“I’m not feeling engaged at work anymore. I feel disconnected and stressed, like I’m always chasing to catch up. I just don’t know what to do anymore.”
My client, Sarah, wasn’t sure what was behind her newfound disengagement from work, or why she suddenly felt overwhelmed. When we dug deeper, it was apparent that nothing much had changed within her job. She didn’t have a new workload, extra projects to manage, or new coworkers to deal with. But she did mention that she had started falling behind on emails and scheduling, meaning she was spending more of her time playing catch up than she was used to.
I let her know, gently, that perhaps she needed to look at herself and her work habits, rather than her environment, for the reasons why she was experiencing these issues, and how to fix them.
It’s hard to hold ourselves accountable, especially when we know we’re not working up to our full potential. But it’s also true that if we want to succeed, at work, you want to always strive to be the best you can be, and sometimes that means taking a step back, looking in the mirror, and identifying any problems.
Sarah’s issue was prioritizing; she didn’t start off doing the small tasks that build up over the day, and by lunchtime was drowning in her unread emails – it even caused her to miss a meeting! The good news is, I was able to help her figure out where she could improve her performance, so she could stay on top of her work and feel like the successful, productive employee that I know she is.
If you’re experiencing anything similar, you may need some of my tips, too. Here are four ways you as an employee can improve performance, and be the best version of you as possible!
- Stop multitasking
It turns out humans are not nearly as good at multitasking as we think we are. You may think you’re getting more done by answering emails during your morning meeting, but you’re actually hindering your productivity, losing focus, and performing worse. Studies even show that multitasking can lower your IQ in the moment — yikes!
If you’re multitasking at work, chances are you’re not performing at your best. Taking the time to slow down and complete one task at a time will improve your performance immensely. You’ll be more focused on each project, and you’ll have better results. Multitasking is honestly just a bad habit we all need to work on breaking.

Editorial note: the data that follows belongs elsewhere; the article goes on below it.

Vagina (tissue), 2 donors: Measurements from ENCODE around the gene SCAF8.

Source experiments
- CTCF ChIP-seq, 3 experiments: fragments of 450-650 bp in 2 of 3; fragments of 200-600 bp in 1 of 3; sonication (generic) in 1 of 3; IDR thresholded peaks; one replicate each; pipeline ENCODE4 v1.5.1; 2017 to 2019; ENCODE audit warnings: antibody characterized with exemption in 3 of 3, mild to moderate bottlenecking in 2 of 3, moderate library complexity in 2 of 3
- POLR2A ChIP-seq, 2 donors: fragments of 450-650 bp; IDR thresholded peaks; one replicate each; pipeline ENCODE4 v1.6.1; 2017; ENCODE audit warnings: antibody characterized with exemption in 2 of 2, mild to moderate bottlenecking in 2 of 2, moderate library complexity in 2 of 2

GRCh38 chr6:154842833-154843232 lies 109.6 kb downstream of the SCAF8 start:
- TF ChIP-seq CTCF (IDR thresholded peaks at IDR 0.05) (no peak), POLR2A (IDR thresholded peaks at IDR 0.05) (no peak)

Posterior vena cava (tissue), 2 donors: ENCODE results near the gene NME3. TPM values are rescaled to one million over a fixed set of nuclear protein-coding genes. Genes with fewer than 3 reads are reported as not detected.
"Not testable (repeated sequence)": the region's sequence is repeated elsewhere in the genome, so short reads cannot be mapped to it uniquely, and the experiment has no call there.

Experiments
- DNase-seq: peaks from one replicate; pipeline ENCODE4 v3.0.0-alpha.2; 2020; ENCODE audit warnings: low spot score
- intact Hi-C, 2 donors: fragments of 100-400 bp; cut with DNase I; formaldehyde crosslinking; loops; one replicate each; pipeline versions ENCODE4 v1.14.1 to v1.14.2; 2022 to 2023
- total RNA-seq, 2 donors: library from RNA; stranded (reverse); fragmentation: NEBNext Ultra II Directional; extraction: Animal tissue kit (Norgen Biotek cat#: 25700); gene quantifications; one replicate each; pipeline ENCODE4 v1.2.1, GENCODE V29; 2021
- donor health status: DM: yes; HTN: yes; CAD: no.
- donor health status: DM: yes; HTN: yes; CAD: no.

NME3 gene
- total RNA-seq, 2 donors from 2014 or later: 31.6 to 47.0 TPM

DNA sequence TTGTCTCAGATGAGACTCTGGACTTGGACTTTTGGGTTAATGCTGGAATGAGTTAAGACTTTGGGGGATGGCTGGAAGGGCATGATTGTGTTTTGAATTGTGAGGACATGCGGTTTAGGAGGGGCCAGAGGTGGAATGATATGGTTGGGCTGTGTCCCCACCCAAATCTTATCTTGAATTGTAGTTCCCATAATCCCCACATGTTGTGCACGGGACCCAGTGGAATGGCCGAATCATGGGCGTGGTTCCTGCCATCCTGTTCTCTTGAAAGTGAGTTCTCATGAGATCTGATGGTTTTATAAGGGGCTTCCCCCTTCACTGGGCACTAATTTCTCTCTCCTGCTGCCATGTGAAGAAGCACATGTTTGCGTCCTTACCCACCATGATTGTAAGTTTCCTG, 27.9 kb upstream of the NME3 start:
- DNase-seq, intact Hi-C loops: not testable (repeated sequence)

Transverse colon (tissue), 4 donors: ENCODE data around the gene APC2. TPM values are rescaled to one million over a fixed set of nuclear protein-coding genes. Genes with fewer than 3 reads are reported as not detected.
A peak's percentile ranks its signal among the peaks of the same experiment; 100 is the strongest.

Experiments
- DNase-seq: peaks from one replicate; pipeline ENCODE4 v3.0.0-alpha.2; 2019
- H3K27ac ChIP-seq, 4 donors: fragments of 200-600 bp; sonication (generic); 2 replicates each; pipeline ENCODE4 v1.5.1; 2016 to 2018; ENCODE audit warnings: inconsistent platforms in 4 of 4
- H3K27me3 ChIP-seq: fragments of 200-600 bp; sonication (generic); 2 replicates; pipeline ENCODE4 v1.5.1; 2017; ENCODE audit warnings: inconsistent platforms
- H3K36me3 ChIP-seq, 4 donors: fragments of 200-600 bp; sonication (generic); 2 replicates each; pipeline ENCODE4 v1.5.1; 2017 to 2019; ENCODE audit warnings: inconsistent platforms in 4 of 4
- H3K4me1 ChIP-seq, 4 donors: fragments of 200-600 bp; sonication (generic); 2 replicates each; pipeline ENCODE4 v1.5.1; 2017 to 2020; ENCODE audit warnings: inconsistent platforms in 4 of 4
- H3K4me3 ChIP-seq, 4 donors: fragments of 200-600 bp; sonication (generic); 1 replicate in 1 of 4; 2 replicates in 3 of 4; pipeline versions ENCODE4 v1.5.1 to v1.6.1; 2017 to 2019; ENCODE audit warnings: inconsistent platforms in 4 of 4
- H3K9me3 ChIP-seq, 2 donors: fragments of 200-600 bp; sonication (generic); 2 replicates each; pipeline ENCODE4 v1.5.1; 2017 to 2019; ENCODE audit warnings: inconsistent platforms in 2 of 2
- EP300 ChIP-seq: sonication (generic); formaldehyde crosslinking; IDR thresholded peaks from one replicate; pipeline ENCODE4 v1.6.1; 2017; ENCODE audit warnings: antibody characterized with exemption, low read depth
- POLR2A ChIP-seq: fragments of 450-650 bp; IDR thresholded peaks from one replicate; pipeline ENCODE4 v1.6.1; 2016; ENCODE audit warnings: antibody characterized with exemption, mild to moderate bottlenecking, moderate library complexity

- Evaluate your strong and weak points
This is what Sarah and I spent a lot of time doing together, and it helped her immensely. She found weak points she wasn’t even aware of that were causing her to underperform.
You need to take the time to sit down and figure out what you’re good at, and what you’re not so good at, so you know where to improve. It’s not about beating yourself up about your weaknesses, but rather pinpointing them so you know where to put in the extra work. For example, if you’re not great at time management and find yourself rushing to get everything done at the end of the day, that’s an area to focus on improving. It’ll help your performance, and reduce your daily stress. For Sarah, it was making sure she had a game plan every morning when she went into work, so she knew which tasks to prioritize.
- Be aware of burnout
Burnout comes when employees lose the valuable work-life balance, and it can be hard to bounce back from. It can be easy, especially with lockdown, to throw ourselves into work and forget to take time for ourselves. But it’s important to be aware of keeping your work life and your personal life balanced, so that you don’t get overwhelmed and overworked. You won’t perform nearly as well if you’re burned out. And studies show that happy employees (see: not burned out, stressed out employees!) are more productive by 20% over their unhappy counterparts.
These are the most common signs of burnout:
- Diminished concentration
- Increased cynicism
- Dissatisfaction from work
- Poor sleep
- Physical symptoms (headaches, stomachaches, muscle pain)
If you’re experiencing any of these, you could definitely benefit from taking a step back and analyzing where you can take breaks and care for yourself.
- Set goals
There are some great reasons why goal setting is helpful for performance and productivity. Setting goals hones in your focus; pushes you forward; turns big, looming deadlines into bite-sized milestones; and holds you accountable. And the science backs it all up. Studies showed that those who had set goals were more prepared and more efficient — and that means big things for your improved performance.
An easy way to start setting goals if you’re not used to it is to use SMART goals. There are goals that are:
Use these guidelines to help you set goals that are realistic and that you will be able to achieve, so you can improve your performance.
After our conversation, Sarah went home and worked on identifying where she was falling short, and how she could be better. She came back to me a few days later with an amazing list of goals, strengths and weaknesses, and a game plan to start improving her work performance. Within a few weeks, I noticed a huge change. She was happier, more productive, and getting praise from her boss and coworkers for her efficiency.
If you’re feeling unproductive or unmotivated, it may be time to do what Sarah did, and take stock of the reasons why, and how you can change. After all, you want to be as good as you can — and that work starts by looking within.